On the Web
The theme of our November 2002 issue was internationalization, and we were fortunate to receive quite a few interesting articles on the subject. One story in particular, Wayne Marshall's “Radio E-Mail in West Africa”, gave insight into how much we can accomplish when we are willing to shift our perspectives a bit and work with the tools available—in Wayne's case, HF radios capable of long ranges but little bandwidth. Unfortunately, space constraints in our print edition forced us to cut some of the details of the e-mail configuration used from the article. The long version, however, is available on our web site at www.linuxjournal.com/article/6299. If you're interested in the details of how Wayne's radio e-mail project came about or how the setup differs for incoming as opposed to outgoing mail, be sure to read “Radio E-Mail in West Africa: the Complete Version”. And be sure to check out the readers' comments at the end; a lot of people are sharing their unique communication setups.
On the topic of internationalization, Fred Noronha has been providing us with Linux and open-source news from India and neighboring countries. The grassroots support for software libre is strong, and even the government has expressed interest in moving their systems to open source. But are they serious? In a follow-up web article, “Indian Government's Reported Move Makes News, Then Fuels Skepticism” (www.linuxjournal.com/article/6389), Fred reports that many speculate the Indian government is simply using free software as a threat to get Microsoft to lower license fees or make a local investment. As one reader states, India cannot rely on the government to lead the Free Software movement. “So we the people will adopt free software and eventually the government will have no choice but [to] follow the people.”
Finally, we're certainly not opposed to stirring up some trouble; we just don't always know where it's going to come from. So quite innocently we announced the winners of the 2002 Readers' Choice Awards on our web site in mid-November in the form of a press release (www.linuxjournal.com/article/6380). We certainly weren't expecting the amount of reader comments we received—42 comments, to be exact, as I write this. So who comments on a press release? People who agree on one thing: our voters/readers are idiots because they didn't choose the correct winners. Some days it feels like we are all back in the sandbox, ready to hit each other on the head with our toy trucks if we don't get our way. So jump on to the article's web page and throw some sand yourself.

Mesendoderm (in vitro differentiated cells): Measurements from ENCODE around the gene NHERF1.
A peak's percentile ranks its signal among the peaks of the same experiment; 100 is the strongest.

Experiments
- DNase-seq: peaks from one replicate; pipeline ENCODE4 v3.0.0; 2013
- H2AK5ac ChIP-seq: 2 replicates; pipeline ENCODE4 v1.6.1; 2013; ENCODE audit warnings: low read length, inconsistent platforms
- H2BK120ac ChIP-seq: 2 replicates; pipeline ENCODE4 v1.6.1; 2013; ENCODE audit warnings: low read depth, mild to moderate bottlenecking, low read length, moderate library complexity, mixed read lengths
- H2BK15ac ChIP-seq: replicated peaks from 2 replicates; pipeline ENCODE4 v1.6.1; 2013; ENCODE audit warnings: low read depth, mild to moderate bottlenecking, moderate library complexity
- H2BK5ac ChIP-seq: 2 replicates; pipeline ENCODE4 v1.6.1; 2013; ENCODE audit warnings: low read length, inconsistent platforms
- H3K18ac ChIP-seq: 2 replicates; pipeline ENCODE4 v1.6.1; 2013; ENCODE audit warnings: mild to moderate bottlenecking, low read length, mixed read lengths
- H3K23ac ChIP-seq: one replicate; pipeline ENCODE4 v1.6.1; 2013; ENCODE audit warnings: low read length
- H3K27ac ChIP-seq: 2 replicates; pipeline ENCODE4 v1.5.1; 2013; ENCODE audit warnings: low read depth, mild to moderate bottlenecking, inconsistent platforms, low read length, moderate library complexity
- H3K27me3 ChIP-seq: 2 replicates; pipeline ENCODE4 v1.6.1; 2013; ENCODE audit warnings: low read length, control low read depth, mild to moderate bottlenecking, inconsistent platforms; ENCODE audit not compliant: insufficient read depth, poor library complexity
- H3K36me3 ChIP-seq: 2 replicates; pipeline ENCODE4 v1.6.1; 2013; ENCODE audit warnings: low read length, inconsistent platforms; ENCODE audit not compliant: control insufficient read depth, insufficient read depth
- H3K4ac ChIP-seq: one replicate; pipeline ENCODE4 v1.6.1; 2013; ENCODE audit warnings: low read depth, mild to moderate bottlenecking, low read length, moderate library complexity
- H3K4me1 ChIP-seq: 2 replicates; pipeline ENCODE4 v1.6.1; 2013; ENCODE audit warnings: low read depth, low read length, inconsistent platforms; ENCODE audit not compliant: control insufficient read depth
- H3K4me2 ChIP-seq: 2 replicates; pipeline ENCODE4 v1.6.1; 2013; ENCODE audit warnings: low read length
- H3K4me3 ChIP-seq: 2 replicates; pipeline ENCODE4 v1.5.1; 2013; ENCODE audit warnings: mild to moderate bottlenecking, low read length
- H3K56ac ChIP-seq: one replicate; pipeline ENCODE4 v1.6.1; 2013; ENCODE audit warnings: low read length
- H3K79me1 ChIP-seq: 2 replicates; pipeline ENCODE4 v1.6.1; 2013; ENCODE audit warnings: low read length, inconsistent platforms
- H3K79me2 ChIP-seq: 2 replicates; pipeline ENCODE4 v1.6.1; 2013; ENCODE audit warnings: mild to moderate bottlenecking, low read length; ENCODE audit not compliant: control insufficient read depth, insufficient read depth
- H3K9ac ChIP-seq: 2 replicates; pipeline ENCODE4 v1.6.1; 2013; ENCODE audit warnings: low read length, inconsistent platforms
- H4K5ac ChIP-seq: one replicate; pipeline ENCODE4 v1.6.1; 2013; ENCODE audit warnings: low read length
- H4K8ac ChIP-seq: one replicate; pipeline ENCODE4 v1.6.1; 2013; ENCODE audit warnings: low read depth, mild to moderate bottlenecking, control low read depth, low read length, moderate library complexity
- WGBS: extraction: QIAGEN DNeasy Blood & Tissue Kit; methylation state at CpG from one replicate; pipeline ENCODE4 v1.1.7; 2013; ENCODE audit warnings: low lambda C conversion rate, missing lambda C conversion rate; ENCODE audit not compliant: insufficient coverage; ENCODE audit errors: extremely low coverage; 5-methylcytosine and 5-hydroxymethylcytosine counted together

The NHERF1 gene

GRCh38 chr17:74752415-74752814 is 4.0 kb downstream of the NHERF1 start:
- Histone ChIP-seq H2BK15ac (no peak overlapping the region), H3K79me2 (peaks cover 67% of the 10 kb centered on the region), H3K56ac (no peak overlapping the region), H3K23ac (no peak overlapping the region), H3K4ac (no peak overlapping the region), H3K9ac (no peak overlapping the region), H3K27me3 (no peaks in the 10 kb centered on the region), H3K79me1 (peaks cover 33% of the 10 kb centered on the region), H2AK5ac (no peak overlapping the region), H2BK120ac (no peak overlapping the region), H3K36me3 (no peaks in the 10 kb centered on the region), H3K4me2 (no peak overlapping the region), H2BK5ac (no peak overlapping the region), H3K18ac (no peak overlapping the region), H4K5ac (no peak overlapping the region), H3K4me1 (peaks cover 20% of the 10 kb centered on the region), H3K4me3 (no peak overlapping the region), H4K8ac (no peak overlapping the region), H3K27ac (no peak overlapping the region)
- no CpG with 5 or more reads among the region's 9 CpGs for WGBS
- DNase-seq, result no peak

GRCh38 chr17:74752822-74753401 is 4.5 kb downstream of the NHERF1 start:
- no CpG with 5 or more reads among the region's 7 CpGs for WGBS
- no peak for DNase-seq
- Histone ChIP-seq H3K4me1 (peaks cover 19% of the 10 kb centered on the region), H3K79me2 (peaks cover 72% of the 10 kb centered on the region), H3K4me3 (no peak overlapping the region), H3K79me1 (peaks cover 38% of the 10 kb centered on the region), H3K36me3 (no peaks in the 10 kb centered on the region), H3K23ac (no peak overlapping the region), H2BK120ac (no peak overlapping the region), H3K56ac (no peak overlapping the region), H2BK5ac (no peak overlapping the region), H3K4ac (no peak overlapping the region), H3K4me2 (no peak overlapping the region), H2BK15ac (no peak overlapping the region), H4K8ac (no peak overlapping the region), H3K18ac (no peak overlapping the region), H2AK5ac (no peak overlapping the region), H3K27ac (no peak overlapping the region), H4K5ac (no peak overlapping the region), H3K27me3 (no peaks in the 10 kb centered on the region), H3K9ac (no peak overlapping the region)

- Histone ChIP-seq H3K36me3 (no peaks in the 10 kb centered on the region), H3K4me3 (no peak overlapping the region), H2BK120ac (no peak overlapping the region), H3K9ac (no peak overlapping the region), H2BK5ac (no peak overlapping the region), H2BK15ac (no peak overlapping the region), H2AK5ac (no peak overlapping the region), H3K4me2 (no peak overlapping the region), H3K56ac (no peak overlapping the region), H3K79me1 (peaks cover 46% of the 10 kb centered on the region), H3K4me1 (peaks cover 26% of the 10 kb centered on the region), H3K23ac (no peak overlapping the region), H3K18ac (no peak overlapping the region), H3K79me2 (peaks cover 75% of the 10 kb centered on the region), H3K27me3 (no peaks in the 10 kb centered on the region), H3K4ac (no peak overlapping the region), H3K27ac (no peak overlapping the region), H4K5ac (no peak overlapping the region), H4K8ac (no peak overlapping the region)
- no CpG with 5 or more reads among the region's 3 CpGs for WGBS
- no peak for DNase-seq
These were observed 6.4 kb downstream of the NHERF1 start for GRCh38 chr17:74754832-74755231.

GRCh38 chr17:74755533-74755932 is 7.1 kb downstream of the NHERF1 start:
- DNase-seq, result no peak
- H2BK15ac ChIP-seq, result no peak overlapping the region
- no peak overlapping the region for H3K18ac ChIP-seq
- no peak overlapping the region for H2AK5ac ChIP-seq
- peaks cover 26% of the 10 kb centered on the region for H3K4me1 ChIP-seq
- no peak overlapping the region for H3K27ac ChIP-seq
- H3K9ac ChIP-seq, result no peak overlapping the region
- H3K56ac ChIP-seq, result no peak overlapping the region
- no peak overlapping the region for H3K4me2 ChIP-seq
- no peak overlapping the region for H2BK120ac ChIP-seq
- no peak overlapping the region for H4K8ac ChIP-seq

If you want to share the details of a unique system you've built at home or far away, drop us a line at firstname.lastname@example.org. Remember to check the Linux Journal web site often; new articles are posted daily.
Heather Mead is senior editor of Linux Journal.
Practical Task Scheduling Deployment
July 20, 2016 12:00 pm CDT
One of the best things about the UNIX environment (aside from being stable and efficient) is the vast array of software tools available to help you do your job. Traditionally, a UNIX tool does only one thing, but does that one thing very well. For example, grep is very easy to use and can search vast amounts of data quickly. The find tool can find a particular file or files based on all kinds of criteria. It's pretty easy to string these tools together to build even more powerful tools, such as a tool that finds all of the .log files in the /home directory and searches each one for a particular entry. This erector-set mentality allows UNIX system administrators to seem to always have the right tool for the job.
Cron traditionally has been considered another such a tool for job scheduling, but is it enough? This webinar considers that very question. The first part builds on a previous Geek Guide, Beyond Cron, and briefly describes how to know when it might be time to consider upgrading your job scheduling infrastructure. The second part presents an actual planning and implementation framework.
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With all the industry talk about the benefits of Linux on Power and all the performance advantages offered by its open architecture, you may be considering a move in that direction. If you are thinking about analytics, big data and cloud computing, you would be right to evaluate Power. The idea of using commodity x86 hardware and replacing it every three years is an outdated cost model. It doesn’t consider the total cost of ownership, and it doesn’t consider the advantage of real processing power, high-availability and multithreading like a demon.
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